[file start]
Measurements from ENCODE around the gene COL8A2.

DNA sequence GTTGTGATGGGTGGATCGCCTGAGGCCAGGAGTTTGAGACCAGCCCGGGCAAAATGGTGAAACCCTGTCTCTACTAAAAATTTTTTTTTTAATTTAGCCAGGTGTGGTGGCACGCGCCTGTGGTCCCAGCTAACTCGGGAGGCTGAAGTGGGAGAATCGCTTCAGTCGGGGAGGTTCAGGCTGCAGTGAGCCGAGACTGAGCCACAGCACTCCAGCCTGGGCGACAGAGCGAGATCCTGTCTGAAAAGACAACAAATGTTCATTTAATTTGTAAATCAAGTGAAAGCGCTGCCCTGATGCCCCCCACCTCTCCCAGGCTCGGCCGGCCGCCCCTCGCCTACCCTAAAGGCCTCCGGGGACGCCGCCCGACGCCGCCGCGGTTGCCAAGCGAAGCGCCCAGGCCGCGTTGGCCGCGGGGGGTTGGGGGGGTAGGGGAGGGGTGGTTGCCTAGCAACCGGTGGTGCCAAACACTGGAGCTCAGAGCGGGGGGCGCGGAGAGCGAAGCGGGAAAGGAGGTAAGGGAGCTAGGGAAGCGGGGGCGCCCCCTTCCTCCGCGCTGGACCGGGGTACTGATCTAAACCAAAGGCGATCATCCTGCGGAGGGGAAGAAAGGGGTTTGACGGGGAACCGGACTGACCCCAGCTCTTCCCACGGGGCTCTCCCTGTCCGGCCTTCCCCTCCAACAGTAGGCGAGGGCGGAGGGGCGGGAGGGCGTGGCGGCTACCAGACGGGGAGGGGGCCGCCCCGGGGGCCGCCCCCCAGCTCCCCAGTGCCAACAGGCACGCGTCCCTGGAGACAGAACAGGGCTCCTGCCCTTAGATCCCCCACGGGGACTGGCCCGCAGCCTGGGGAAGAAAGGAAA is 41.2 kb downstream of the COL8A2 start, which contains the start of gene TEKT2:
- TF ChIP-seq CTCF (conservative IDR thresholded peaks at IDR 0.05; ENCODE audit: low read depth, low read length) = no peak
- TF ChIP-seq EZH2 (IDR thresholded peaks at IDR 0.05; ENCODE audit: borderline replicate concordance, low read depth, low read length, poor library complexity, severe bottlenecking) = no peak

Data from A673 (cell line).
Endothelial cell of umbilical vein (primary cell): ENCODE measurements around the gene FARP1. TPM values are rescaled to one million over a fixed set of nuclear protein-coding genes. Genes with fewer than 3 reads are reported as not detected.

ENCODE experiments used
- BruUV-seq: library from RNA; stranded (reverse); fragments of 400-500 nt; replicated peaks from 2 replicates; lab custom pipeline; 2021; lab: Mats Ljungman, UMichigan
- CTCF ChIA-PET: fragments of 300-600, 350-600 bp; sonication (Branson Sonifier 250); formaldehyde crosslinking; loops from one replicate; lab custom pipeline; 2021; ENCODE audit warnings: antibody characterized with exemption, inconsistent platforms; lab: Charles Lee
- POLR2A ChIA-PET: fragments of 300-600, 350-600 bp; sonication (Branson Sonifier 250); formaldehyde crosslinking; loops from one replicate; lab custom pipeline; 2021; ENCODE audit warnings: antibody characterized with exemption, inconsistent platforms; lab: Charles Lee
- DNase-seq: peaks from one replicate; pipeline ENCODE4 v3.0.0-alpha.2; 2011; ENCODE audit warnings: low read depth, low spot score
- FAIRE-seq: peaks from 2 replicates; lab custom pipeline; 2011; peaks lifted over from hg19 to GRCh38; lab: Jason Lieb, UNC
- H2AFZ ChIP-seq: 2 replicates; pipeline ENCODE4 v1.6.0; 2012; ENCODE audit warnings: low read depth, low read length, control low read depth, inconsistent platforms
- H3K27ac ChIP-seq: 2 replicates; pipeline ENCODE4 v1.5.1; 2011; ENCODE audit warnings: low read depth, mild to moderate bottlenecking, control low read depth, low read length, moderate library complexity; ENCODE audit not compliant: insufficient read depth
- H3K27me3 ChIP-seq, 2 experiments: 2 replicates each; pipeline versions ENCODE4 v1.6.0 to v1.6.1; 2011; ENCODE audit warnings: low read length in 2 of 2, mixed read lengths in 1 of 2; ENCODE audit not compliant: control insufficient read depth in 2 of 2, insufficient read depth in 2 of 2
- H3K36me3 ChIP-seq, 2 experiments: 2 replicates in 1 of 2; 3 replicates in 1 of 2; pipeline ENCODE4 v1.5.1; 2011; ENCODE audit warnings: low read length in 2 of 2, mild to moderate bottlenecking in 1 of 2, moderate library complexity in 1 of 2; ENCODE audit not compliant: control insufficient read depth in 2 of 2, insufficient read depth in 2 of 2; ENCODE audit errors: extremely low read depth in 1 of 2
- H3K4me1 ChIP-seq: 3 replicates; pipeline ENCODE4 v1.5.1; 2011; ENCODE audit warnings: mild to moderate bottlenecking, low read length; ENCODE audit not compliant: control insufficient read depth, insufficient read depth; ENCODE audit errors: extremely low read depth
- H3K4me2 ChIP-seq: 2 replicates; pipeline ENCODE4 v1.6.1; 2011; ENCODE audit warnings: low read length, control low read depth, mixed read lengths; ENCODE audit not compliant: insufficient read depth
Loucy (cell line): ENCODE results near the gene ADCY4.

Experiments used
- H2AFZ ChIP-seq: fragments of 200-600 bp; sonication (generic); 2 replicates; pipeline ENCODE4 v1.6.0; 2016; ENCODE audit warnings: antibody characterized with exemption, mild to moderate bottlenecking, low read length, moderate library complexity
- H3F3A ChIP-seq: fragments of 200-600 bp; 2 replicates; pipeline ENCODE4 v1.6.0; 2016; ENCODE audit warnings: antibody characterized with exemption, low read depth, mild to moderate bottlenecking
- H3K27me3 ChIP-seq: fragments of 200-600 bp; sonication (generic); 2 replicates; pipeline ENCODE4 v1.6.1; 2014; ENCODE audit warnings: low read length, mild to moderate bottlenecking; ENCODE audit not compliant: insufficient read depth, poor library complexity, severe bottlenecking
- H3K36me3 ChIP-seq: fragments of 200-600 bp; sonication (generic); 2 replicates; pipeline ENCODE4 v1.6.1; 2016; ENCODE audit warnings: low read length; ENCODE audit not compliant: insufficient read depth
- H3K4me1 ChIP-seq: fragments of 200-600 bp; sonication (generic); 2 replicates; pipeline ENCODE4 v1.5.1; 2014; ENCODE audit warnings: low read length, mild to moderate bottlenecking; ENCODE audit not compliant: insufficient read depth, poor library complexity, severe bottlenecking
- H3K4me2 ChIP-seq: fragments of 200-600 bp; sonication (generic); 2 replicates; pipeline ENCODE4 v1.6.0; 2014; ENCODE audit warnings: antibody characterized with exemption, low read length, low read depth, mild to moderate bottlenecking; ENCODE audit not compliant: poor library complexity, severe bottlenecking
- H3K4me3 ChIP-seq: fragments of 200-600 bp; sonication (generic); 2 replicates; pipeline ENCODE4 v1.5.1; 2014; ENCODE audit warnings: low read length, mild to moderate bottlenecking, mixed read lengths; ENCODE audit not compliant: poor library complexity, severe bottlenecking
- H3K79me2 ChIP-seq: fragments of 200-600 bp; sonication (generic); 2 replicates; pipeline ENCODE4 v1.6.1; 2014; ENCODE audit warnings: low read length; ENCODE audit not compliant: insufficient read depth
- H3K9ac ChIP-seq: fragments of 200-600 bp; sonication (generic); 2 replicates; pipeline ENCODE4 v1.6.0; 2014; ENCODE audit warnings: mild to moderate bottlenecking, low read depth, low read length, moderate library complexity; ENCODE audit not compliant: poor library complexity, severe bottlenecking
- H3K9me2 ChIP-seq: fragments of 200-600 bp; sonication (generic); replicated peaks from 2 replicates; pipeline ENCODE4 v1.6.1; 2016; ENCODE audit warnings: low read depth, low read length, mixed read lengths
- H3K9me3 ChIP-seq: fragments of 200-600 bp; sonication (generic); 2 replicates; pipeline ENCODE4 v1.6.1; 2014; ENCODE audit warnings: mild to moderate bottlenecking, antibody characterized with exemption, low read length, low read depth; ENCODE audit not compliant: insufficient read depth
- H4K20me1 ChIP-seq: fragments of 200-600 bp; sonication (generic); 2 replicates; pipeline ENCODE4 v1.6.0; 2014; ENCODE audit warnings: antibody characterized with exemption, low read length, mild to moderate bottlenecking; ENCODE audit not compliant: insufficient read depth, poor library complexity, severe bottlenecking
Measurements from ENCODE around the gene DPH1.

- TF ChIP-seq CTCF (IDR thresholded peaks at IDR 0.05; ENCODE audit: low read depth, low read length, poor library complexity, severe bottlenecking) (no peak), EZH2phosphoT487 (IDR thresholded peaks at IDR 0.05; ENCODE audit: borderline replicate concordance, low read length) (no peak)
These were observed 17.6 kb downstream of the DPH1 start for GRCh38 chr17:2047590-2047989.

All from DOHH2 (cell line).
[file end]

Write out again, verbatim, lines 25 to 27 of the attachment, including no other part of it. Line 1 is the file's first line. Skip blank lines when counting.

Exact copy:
- H3K4me1 ChIP-seq: fragments of 200-600 bp; sonication (generic); 2 replicates; pipeline ENCODE4 v1.5.1; 2014; ENCODE audit warnings: low read length, mild to moderate bottlenecking; ENCODE audit not compliant: insufficient read depth, poor library complexity, severe bottlenecking
- H3K4me2 ChIP-seq: fragments of 200-600 bp; sonication (generic); 2 replicates; pipeline ENCODE4 v1.6.0; 2014; ENCODE audit warnings: antibody characterized with exemption, low read length, low read depth, mild to moderate bottlenecking; ENCODE audit not compliant: poor library complexity, severe bottlenecking
- H3K4me3 ChIP-seq: fragments of 200-600 bp; sonication (generic); 2 replicates; pipeline ENCODE4 v1.5.1; 2014; ENCODE audit warnings: low read length, mild to moderate bottlenecking, mixed read lengths; ENCODE audit not compliant: poor library complexity, severe bottlenecking